I had a vivid picture in my mind of being found in a ditch clutching my Lonely Planet guide book in one hand and Mukish's good luck tape in the other. The situation got so dire at one point that I was consoling myself with "Luc, don't worry, they're likely to just want my stuff, they wouldn't kill me." That's when I knew I had to change my thoughts and build some trust with my driver.

"So tell me about your kids"
"Are you married, tell me about that..."

I had him talking for hours. You can tell alot about a person by the way they talk about certain topics, and after exhausting all of my questions I was starting to loosen up a bit with Mukish. Later we stopped to eat, drink some whiskey and after I explained to him what happened back at the office he was sympathetic. "They lie to you, this bad. This why I not like office."

It was approaching midnight when Mukish suggested that we should find a "safe" place to park and sleep for a few hours. It was safer to risk a cat nap in the dark Indian country side, than to drive with a sleepy Mukish at the wheel I thought. We puttered over to a brightly lit food stand and parked for the night.

"Good night" Mukish said as he rolled over in the reclined driver's seat.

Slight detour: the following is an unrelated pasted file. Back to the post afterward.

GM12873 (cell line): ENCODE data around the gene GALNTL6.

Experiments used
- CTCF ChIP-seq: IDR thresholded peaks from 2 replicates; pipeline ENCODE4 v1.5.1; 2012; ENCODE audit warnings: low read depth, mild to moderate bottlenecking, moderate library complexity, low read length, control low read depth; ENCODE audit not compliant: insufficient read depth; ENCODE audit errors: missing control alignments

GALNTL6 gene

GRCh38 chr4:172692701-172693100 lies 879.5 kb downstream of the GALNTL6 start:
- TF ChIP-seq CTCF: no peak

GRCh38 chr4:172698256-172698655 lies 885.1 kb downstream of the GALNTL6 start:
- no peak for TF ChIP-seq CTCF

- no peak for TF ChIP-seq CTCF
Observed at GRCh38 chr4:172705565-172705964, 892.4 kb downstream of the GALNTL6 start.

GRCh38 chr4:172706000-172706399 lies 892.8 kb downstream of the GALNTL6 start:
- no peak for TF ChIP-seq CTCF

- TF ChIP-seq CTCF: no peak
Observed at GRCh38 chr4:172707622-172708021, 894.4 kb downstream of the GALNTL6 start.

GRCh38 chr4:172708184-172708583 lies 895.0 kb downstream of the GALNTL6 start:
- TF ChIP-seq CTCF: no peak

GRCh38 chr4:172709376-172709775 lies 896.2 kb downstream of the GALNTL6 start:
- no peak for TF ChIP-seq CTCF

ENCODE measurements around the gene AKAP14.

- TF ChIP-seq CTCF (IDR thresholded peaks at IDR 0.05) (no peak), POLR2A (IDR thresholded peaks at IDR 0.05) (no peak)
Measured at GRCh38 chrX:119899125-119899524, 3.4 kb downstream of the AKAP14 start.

My initial plan to stay up for the 4 hour nap to keep guard didn't last very long. After about 15 minutes my eyelids were so heavy that I could barely keep my head from falling and smashing into the dashboard. I slept, on and off, in 15 minute spurts, constantly awaking to do a quick visual 360 around the car making sure that no one was gathering. When I opened my eyes at around 3am and looked out of the car window, a man was staring back at me. He ripped the door opened and dragged me out of the car. Mukish was dead asleep. The man tied me up to the tree. My heart racing, when I heard Mukish say "Wake up Luc". The whole scene faded white, and after 30 seconds of wondering what had just happened, I realized that it was just a dream.

It was time to start driving again, thank god!

The sunrise slowly came up over Uttar Pradesh in as a stunning red fireball. Unfortunately, it was also blinding and when Mukish lunged left to avoid a stalled Lori on the road, half of the car dropped over a ledge and into a ditch. "You go push" Mukish said.

Getting a clear side view of the car balancing precariously, half on the road and half suspended in air was enough to wake me up. I pushed the side of the car, and managed to pop the tiny white auto back onto the road. Mukish was back at the wheel and off we went into the red glow of the sunrise to Varanassi.

Having survived the 28 hour crusade complete with one unsettling midnight nap in one of the shadiest parts of northern India, one chaotic, hair-raising drive, one pot hole riddled road and a near fatal roll off the highway, I wasn't sure how safe things were but I was pretty sure that Mukish wasn't the "bad guy".